I’ve been working on a web project for a few months now and thought I’d take stock of the tools I’ve been using. So I went through my zsh_history (fun fact, since March I’ve run 3,950 commands for this project). These are only the “generic” tools, I’ve excluded any stack-specific tools, like ghci, pgcli, docker, spago, etc. I’ve also excluded obvious tools and built-ins, like ssh, scp, and git.


When I’m on the frontend, it’s not uncommon to deal with minified code. I’ll often pipe curl’s output into one of these, before redirecting it into a file, ex. curl www.google.com | html-beautify > google.html.

Note that js-beautify will also beautify json, but I find the next tool to be better for that.


jq is the one and only tool I’ve needed to mess with json on the command line. The easiest use of it is to provide no arguments, which will format and color the output:

curl jsonplaceholder.typicode.com/posts | jq

jq has its own language that can do pretty much any json manipulation you’d want, for example something like this:

curl jsonplaceholder.typicode.com/posts | jq ".[0:8]|map(.title)"

Will give you just the titles of the first 8 results. There’s a lot to learn, and the manual does a pretty good job. However, like with most things, googling for stack overflow answers is often easier than reviewing the manual.


This is more of a vanity thing than a really useful tool, but I like to check in ocassionally with my projects and see how much code I’ve written. Just running scc in the root directory will give a breakdown of how many lines of code there are in each language, in a nice table. It also has a fun section with estimates of how much it would cost to develop a similar codebase, how many people it would take, and how long it would take (not to be taken seriously, of course).


ncdu gives a nice interactive view of disk usage. I encountered a couple issues with disk usage since I was doing a lot of scraping for this project, and ncdu was very useful to find out where my disk space was going.


htop is just a better top. If you don’t know top, what this program does is show an overview of CPU and memory usage, and a list of all processes. You can sort the processes by % CPU and % memory. This makes it easy to find runaway processes and kill them, or find out why your computer is slow (in my experience it’s almost always the 120 browser tabs I’ve opened trying to debug an issue).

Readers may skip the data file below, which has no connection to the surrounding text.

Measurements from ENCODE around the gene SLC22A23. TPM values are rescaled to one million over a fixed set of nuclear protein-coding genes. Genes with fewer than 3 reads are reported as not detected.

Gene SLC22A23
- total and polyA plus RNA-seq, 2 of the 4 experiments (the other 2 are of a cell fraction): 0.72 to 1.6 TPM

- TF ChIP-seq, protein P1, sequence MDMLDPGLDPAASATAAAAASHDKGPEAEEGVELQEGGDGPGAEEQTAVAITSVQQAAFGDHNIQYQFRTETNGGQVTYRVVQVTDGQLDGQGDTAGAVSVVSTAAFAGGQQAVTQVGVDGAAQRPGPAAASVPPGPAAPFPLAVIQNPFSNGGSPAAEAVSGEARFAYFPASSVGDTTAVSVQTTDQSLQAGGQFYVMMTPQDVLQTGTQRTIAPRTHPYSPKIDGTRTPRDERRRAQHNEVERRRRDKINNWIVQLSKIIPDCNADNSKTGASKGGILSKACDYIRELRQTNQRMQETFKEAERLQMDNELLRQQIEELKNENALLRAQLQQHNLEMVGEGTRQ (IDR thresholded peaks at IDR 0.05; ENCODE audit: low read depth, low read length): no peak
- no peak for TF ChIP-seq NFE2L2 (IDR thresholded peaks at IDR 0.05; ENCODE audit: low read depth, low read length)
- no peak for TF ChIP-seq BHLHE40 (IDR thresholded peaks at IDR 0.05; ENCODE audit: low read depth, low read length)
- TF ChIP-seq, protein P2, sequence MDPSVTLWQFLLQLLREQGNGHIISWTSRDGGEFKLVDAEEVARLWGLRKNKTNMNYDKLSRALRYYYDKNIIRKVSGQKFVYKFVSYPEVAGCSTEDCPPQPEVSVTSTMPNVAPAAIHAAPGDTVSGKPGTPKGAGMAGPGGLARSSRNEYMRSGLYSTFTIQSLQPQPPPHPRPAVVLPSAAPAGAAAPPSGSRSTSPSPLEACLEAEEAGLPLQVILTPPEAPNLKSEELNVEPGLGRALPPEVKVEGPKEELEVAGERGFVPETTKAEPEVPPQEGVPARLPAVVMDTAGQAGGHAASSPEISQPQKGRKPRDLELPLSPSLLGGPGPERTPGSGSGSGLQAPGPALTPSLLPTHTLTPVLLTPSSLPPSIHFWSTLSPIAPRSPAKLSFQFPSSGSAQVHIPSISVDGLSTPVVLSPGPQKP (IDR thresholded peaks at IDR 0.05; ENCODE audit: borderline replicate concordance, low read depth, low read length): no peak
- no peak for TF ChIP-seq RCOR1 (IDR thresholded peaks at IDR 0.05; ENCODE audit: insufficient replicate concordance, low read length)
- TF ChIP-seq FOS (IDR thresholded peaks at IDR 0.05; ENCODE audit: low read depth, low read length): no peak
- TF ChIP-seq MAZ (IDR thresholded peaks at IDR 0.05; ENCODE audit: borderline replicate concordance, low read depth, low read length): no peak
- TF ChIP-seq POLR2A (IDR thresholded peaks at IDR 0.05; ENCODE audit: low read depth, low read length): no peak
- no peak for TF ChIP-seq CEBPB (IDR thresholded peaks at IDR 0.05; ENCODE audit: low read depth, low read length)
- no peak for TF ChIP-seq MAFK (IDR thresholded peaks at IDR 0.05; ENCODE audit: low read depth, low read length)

tmux is a program to manage multiple terminals (or a terminal multiplexer, in nerd). I usually have a setup like this running:

  • Frontend window

  • Editor pane

  • Dev server pane

  • Misc commands pane

  • Backend window

  • Editor pane

  • Server pane

  • REPL

  • Deployment/architecture/misc window

  • Editor pane

  • Docker compose logs

  • ssh session

It takes some getting used to the key commands, but once you get comfortable, it becomes a very powerful tool, especially if you’re a heavy terminal user. I never use “vanilla” terminal sessions anymore (unless it’s to ssh into a server to start a tmux session there!).

tmux is also great because of its client-server model. You can quit your terminal session and your tmux session will still be alive. I use this as a hacky way to start long-running processes on remote servers, since the tmux session will stay alive after I’m disconnected.

I’ve also heard good things about byobu, but haven’t seen anything that justifies relearning key commands and setting it up.


This is a rm replacement of sorts. It will use the system’s trash instead of just erasing your files from existence. Now I delete stuff without the terror that comes with writing a rm command. I wouldn’t recommend aliasing rm to trash-put, but try to get in the habit of using trash-put when appropriate (everything except scripts, imo).


This tool just takes a directory and will serve files from it. Can be useful for prototyping html/js/css stuff. Also provides live reloading, which is nice.